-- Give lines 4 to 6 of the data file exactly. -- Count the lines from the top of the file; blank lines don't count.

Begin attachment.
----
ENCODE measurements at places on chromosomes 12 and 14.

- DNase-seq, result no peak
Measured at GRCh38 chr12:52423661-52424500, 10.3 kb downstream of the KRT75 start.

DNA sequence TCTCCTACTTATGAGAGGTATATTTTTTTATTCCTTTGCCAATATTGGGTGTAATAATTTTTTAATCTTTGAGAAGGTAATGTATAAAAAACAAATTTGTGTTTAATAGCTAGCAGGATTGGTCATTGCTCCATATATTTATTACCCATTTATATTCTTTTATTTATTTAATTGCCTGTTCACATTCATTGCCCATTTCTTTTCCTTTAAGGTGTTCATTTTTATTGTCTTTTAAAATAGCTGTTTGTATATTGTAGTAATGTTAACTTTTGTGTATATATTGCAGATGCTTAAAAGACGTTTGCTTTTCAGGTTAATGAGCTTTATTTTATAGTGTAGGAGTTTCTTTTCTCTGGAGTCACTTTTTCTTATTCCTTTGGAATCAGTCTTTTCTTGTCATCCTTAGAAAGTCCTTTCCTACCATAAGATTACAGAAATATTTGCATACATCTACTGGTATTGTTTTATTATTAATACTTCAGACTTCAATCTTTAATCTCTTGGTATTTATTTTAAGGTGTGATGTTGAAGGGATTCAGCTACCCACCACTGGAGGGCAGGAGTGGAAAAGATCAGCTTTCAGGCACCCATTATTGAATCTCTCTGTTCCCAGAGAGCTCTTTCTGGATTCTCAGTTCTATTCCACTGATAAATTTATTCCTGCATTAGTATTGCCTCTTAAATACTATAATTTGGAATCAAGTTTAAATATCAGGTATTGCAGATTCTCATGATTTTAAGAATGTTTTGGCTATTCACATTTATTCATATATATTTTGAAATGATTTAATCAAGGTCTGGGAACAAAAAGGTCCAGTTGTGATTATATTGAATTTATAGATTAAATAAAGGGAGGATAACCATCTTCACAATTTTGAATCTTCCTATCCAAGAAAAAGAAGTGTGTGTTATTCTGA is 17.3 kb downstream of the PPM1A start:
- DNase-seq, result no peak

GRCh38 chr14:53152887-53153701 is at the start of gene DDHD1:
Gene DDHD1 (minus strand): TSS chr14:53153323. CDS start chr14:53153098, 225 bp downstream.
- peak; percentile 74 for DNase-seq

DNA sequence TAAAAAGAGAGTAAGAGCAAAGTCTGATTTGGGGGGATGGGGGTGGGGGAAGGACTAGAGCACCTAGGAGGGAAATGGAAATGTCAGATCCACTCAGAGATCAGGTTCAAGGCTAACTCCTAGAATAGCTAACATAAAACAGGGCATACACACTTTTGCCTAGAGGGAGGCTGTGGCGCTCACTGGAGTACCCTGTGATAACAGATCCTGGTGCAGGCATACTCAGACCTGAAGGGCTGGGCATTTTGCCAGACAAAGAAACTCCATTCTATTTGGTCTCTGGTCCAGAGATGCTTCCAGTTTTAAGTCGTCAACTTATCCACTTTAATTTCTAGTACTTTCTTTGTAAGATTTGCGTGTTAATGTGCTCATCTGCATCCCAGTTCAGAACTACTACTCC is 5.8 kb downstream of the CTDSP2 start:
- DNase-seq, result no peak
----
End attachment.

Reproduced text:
DNA sequence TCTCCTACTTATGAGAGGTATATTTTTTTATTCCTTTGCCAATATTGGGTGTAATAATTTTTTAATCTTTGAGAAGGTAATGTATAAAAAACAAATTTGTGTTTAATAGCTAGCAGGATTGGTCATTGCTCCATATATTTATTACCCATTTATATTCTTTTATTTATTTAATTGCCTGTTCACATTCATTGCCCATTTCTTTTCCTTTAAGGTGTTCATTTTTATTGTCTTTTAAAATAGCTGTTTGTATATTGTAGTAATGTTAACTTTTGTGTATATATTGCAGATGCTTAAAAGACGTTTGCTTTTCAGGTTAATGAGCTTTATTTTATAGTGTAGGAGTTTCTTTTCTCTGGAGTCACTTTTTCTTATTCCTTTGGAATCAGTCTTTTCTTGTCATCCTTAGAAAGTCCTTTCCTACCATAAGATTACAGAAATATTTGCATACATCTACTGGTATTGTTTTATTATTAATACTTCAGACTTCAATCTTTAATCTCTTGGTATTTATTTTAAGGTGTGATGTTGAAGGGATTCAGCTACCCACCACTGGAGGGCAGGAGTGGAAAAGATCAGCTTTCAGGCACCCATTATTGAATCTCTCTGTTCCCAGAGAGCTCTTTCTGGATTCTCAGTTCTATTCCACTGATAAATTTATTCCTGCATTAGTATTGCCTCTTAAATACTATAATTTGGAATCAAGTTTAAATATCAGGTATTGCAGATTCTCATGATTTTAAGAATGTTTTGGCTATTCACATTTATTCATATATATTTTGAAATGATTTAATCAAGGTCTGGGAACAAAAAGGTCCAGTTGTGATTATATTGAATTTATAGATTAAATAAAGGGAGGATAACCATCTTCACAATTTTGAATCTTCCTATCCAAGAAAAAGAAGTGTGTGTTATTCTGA is 17.3 kb downstream of the PPM1A start:
- DNase-seq, result no peak

GRCh38 chr14:53152887-53153701 is at the start of gene DDHD1: